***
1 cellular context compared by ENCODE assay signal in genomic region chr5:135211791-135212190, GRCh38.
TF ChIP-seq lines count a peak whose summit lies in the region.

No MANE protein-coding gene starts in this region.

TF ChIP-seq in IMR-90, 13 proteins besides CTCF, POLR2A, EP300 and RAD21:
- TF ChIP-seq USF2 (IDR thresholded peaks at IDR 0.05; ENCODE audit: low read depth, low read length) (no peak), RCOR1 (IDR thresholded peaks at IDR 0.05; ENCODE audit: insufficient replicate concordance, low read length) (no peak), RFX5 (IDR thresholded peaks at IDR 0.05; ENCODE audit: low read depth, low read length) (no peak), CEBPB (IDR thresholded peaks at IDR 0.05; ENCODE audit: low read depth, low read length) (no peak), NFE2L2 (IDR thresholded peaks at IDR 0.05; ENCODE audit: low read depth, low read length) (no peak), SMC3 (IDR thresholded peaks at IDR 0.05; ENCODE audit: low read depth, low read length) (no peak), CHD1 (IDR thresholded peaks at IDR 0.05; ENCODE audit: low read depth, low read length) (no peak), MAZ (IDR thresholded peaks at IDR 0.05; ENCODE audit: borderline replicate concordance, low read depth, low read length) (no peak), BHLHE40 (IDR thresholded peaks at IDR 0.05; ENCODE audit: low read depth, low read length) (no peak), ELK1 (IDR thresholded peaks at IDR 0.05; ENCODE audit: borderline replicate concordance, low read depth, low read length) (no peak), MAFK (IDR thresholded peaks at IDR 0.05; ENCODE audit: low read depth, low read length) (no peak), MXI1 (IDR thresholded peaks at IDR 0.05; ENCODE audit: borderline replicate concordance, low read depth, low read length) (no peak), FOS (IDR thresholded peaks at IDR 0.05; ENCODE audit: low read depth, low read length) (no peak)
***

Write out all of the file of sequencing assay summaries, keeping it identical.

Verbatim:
1 cellular context compared by ENCODE assay signal in genomic region chr5:135211791-135212190, GRCh38.
TF ChIP-seq lines count a peak whose summit lies in the region.

No MANE protein-coding gene starts in this region.

TF ChIP-seq in IMR-90, 13 proteins besides CTCF, POLR2A, EP300 and RAD21:
- TF ChIP-seq USF2 (IDR thresholded peaks at IDR 0.05; ENCODE audit: low read depth, low read length) (no peak), RCOR1 (IDR thresholded peaks at IDR 0.05; ENCODE audit: insufficient replicate concordance, low read length) (no peak), RFX5 (IDR thresholded peaks at IDR 0.05; ENCODE audit: low read depth, low read length) (no peak), CEBPB (IDR thresholded peaks at IDR 0.05; ENCODE audit: low read depth, low read length) (no peak), NFE2L2 (IDR thresholded peaks at IDR 0.05; ENCODE audit: low read depth, low read length) (no peak), SMC3 (IDR thresholded peaks at IDR 0.05; ENCODE audit: low read depth, low read length) (no peak), CHD1 (IDR thresholded peaks at IDR 0.05; ENCODE audit: low read depth, low read length) (no peak), MAZ (IDR thresholded peaks at IDR 0.05; ENCODE audit: borderline replicate concordance, low read depth, low read length) (no peak), BHLHE40 (IDR thresholded peaks at IDR 0.05; ENCODE audit: low read depth, low read length) (no peak), ELK1 (IDR thresholded peaks at IDR 0.05; ENCODE audit: borderline replicate concordance, low read depth, low read length) (no peak), MAFK (IDR thresholded peaks at IDR 0.05; ENCODE audit: low read depth, low read length) (no peak), MXI1 (IDR thresholded peaks at IDR 0.05; ENCODE audit: borderline replicate concordance, low read depth, low read length) (no peak), FOS (IDR thresholded peaks at IDR 0.05; ENCODE audit: low read depth, low read length) (no peak)